He said: “In practical terms, any business which bases its charges simply on costs does not deserve to succeed, or even, some might say, to survive.
Lord Woolf said something similar in his report which gave rise to the 1999 Civil Procedure Rules. This time, the nettle is to be grasped.
Although I made it clear in my article Scattershot innuendo and muck that I was indifferent to the outcome of the arguments on the merits in Da Silva Moore, that is no excuse for substituting the word “Plaintiffs” for “Defendants” in the heading of an article whose entire purpose was to draw attention to the way in which one party is getting all the airtime in the commentary on the case.
Perhaps I was subconsciously proving my own point. Perhaps the most sensible conclusion is that 4.00am on a Saturday morning is not the best time to think up article headings.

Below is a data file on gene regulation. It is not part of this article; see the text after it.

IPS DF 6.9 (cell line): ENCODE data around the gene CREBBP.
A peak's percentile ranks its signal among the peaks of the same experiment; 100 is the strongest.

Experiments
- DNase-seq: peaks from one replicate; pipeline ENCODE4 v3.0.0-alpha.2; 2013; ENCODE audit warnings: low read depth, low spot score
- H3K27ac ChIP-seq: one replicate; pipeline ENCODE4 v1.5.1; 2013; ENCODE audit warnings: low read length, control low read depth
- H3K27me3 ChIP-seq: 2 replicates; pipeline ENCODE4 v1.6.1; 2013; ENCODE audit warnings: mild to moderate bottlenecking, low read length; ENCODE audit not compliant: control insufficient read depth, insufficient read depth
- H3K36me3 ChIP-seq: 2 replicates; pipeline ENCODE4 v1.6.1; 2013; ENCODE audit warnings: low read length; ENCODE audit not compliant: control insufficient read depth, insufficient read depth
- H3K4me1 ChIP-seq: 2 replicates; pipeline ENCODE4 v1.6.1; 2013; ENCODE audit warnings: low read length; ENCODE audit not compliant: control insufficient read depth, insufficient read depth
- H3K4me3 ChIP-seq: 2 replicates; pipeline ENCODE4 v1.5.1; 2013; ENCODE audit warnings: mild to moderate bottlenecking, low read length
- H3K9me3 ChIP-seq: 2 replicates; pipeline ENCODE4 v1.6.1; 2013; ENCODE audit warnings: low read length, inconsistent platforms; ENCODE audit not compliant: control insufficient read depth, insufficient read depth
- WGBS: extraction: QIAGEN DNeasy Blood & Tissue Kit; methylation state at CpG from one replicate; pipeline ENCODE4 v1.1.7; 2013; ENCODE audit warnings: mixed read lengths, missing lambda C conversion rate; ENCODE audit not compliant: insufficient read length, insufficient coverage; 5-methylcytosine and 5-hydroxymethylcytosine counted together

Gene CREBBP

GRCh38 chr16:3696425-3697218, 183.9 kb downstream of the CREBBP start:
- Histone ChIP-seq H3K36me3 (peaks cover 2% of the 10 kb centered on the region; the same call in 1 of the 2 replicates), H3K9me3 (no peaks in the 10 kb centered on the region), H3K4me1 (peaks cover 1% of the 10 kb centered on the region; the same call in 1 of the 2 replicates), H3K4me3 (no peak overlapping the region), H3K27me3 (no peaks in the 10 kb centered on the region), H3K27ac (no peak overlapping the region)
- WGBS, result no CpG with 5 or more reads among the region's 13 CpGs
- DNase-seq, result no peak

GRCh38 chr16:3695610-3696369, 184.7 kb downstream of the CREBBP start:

I am not too bothered about being defensive on this, but if I were, I would observe that it has taken until today for a sharp-eyed reader to spot my error. The tenor of the article was clear enough.
Changing the titles of articles is a pain, because they go through into the page names, and correcting them fouls up the SEO and breaks third-party links. It seemed, nevertheless, the right thing to do on this occasion.
It has been a month since I published my last list of articles published on Google Plus and said that I would not be doing any more of them.
I speedily repented of that as the stream of interesting articles about eDiscovery and eDisclosure kept rolling by. I know of no other medium which combines each of use with reasonably good SEO. One compelling reason for continuing is that these lists, which are inevitably keyword rich, themelves index very well and if part of the aim is to spread information about eDiscovery / eDisclosure and its players, then I cannot ignore “findability”.